Her organizational skills come into play whenever she works on a wardrobe crew, and she recently served as wardrobe head for the national tours of “The Book of Mormon,” “Jesus Christ Superstar” and “Hairspray” at Gallagher Bluedorn Performing Arts Center in Cedar Falls.
On Tuesday, she helped with wardrobe and other preparations for “Annie,” a Broadway at the Paramount production in Cedar Rapids. Among her duties was checking the costumes for any needed repairs, then sewing to get them in shape for the evening’s performance.
She’s also worked as a dresser nearly 20 times, and said it’s important to establish a connection with the actors she’s assisting. Preshow duties might include checking for needed repairs, handing out clean laundry to the actors, hanging costumes offstage and placing items in the proper basket to facilitate quick changes. Afterward, costumes need to be hung back up or taken to laundry, where they’re cleaned, ironed or steamed, to be ready for the next performance.
“In some unions, there's a misconception that anyone can be a dresser,” she said. “(But) being a wardrobe person or being a dresser, and even doing laundry, is a highly skilled job. You always want people who are on the ball and know what’s coming up.
“It's been really cool to work with some local people who are really passionate about doing wardrobe, because if you don't set your quick-change basket correctly, that means you might be missing an item.”
That could mean an actor might not be able to make an entrance — or have to go onstage in just shorts and no pants.
So being a dresser is “an important piece of the whole show,” she stressed.
A new scene
Her body of work in the Corridor is an important piece of what she’ll bring to whatever roles she finds in Washington, bolstered with a resume full of work onstage and off.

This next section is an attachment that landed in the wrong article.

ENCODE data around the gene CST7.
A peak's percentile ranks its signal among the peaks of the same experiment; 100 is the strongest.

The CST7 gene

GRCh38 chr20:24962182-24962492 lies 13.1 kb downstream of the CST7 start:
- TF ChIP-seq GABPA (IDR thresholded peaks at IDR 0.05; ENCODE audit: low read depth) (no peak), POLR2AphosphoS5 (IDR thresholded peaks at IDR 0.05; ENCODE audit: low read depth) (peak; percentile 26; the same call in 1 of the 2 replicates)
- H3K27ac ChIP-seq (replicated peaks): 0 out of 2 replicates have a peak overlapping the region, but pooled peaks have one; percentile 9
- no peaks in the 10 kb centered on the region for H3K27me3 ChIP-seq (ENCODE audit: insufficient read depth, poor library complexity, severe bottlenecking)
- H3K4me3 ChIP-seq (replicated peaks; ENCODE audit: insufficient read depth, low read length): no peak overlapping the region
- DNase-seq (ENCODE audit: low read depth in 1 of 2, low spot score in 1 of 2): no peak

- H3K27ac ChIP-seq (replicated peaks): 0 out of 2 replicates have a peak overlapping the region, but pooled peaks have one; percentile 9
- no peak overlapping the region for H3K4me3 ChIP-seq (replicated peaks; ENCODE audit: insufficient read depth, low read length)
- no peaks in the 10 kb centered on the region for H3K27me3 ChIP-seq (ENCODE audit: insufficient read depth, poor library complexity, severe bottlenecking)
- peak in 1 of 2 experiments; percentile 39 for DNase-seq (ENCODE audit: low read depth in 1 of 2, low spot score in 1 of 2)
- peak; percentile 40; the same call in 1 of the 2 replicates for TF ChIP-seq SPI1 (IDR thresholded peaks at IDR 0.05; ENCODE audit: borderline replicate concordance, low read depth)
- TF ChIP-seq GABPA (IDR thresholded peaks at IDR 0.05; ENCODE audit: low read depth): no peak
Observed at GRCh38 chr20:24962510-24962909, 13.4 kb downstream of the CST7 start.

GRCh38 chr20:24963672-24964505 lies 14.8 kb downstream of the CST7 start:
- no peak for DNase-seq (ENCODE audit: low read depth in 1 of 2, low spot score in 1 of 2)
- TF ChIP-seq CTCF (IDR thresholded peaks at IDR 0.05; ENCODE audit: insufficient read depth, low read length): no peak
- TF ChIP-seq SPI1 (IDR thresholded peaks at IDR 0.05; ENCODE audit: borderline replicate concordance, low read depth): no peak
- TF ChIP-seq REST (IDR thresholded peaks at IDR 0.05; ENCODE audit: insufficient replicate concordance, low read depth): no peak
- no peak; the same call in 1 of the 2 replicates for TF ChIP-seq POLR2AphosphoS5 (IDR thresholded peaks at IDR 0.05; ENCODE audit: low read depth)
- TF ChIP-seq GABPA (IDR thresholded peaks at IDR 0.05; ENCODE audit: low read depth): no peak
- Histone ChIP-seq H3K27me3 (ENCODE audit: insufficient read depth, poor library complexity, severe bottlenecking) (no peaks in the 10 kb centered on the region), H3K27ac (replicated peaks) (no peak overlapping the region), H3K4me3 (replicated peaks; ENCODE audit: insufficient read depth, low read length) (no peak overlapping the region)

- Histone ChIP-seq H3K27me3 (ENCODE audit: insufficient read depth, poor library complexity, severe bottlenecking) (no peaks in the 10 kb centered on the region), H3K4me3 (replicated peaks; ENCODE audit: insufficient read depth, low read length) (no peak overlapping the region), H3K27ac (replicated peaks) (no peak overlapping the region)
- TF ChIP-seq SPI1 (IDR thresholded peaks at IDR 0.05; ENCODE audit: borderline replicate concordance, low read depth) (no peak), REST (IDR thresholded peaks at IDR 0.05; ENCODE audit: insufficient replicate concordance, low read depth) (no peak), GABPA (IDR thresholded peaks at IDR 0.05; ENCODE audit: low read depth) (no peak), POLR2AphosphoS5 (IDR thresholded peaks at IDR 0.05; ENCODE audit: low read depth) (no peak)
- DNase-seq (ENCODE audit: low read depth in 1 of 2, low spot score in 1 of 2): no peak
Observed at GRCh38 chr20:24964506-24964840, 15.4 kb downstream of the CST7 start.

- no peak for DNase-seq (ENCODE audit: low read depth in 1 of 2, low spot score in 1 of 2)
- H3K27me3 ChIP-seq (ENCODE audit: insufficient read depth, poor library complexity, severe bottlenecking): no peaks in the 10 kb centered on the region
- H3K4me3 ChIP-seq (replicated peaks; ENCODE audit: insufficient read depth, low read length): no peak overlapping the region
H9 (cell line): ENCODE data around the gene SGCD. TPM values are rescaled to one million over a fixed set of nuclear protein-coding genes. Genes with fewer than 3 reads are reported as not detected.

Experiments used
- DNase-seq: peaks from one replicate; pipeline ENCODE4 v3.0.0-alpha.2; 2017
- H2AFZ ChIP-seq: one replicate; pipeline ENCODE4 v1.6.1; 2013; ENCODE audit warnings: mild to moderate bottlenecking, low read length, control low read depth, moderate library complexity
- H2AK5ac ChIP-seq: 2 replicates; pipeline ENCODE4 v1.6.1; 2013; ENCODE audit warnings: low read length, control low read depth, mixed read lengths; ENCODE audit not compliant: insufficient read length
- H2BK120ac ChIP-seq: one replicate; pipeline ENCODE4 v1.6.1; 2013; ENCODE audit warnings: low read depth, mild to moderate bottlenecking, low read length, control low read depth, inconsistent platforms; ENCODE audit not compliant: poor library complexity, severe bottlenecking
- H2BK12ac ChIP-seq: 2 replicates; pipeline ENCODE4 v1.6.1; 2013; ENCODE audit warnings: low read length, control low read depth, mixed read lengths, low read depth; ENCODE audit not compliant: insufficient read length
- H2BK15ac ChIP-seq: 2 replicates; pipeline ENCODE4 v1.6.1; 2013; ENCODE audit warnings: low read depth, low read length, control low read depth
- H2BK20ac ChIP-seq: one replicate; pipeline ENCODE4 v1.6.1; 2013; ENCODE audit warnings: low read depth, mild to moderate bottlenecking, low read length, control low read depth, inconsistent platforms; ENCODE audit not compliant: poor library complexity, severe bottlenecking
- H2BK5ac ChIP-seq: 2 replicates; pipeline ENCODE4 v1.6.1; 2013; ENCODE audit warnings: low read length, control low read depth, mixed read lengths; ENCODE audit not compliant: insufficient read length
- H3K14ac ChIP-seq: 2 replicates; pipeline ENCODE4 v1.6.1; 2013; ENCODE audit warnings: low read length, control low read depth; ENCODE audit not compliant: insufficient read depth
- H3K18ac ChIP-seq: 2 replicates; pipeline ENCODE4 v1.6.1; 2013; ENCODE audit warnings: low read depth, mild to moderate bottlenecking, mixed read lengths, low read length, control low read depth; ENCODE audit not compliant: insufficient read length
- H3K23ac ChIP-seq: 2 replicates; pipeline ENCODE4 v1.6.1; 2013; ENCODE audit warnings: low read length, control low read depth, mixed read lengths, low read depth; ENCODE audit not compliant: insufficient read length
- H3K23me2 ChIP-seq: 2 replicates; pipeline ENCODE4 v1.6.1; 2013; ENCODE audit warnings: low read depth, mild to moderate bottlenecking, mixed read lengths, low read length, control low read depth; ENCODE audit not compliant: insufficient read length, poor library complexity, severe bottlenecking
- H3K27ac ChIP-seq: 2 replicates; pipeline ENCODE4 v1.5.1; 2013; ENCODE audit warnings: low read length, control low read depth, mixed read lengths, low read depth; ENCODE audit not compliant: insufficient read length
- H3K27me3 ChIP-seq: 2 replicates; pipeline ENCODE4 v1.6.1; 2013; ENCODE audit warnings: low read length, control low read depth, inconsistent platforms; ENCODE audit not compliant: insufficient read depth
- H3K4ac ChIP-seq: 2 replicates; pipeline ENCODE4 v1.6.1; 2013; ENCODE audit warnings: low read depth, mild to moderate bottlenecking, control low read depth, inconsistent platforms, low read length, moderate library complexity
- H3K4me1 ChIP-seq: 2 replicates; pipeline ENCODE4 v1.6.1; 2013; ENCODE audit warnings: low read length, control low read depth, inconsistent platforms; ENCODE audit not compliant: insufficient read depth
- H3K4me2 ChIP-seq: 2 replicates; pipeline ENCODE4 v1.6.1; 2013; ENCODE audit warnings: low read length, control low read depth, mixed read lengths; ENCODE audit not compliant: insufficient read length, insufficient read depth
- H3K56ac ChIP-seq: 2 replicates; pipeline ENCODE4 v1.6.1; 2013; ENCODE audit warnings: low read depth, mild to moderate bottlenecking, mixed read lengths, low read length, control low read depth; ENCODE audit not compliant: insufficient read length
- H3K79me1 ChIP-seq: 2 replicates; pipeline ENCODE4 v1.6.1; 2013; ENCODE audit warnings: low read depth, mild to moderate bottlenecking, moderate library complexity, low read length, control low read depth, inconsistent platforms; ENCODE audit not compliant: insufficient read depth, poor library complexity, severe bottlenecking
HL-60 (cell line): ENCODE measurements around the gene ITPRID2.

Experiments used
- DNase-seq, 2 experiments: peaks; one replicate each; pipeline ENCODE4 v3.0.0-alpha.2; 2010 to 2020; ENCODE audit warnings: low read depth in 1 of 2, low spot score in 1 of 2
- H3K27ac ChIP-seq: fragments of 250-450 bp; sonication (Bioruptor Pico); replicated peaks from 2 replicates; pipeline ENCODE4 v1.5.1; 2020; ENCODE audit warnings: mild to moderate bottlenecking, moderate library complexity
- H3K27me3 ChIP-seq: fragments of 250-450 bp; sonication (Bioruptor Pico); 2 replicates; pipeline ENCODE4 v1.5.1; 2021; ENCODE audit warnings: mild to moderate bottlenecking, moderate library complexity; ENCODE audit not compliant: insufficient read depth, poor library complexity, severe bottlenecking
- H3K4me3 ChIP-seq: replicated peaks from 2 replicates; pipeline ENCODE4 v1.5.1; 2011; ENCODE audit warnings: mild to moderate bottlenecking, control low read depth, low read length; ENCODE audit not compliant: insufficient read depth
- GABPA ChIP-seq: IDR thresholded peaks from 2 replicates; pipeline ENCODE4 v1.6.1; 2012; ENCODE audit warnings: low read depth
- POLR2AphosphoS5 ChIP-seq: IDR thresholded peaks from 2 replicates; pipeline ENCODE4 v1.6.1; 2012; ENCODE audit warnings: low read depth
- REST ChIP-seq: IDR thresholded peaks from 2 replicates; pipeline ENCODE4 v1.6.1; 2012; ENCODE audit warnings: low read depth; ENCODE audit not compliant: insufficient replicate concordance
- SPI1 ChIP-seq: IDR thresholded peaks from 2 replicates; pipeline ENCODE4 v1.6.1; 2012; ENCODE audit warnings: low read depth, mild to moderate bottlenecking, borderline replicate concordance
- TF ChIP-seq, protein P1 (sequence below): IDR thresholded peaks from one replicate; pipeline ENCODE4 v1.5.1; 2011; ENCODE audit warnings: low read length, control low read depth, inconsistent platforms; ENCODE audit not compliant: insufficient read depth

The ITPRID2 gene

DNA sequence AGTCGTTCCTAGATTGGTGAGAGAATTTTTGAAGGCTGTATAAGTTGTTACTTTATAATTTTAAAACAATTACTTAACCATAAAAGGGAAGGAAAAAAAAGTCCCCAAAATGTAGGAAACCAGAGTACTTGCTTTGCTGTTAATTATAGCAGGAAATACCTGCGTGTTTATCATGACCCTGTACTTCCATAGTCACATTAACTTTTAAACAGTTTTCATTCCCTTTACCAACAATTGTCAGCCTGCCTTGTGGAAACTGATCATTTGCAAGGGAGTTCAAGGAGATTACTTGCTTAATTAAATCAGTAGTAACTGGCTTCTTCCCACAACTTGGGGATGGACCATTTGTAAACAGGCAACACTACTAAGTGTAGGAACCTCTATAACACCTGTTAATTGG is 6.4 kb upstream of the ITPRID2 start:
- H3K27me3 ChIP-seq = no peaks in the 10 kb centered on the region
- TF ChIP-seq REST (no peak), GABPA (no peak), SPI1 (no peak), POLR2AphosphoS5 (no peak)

“From my time here in the Corridor, I will take with me a love of play and exploration and collaboration,” she said. “That, combined with my determination to do my best, feels like a golden ticket no matter where I end up.”
She already has scoped out the possibilities, saying Washington “has an incredible theater scene.”
“My hope is to pursue more professional theater opportunities, whether onstage or backstage. … My goal would be to just do more of what I love. Because as much as I enjoy being here, there just isn't enough to make it very sustainable.”
Still, she realizes parting will be such sweet sorrow.
“Outside of the idea of theater, when I think about moving and what I'm going to miss most, it is the people here, in the community where I create my art,” she said.
“I think I'm a little bit biased, because I have lived here for so long. It'll be good for me to be a part of a different community and to see how that is just as beautiful, but in different ways. But there's something about the Corridor that I love, and it's very near and dear to me. It's going to be really hard to leave those people that are not just fellow actors, or fellow stagehands or fellow artists, but they're also friends.
“People keep telling me, ‘You can always come back,’ and like, ‘You're right, I can.’
“I can always come back,” she said. “And then maybe I won't. Maybe I will decide that D.C. is where I want to be — or I'll find some other place. But I'm really excited for the adventure, too.”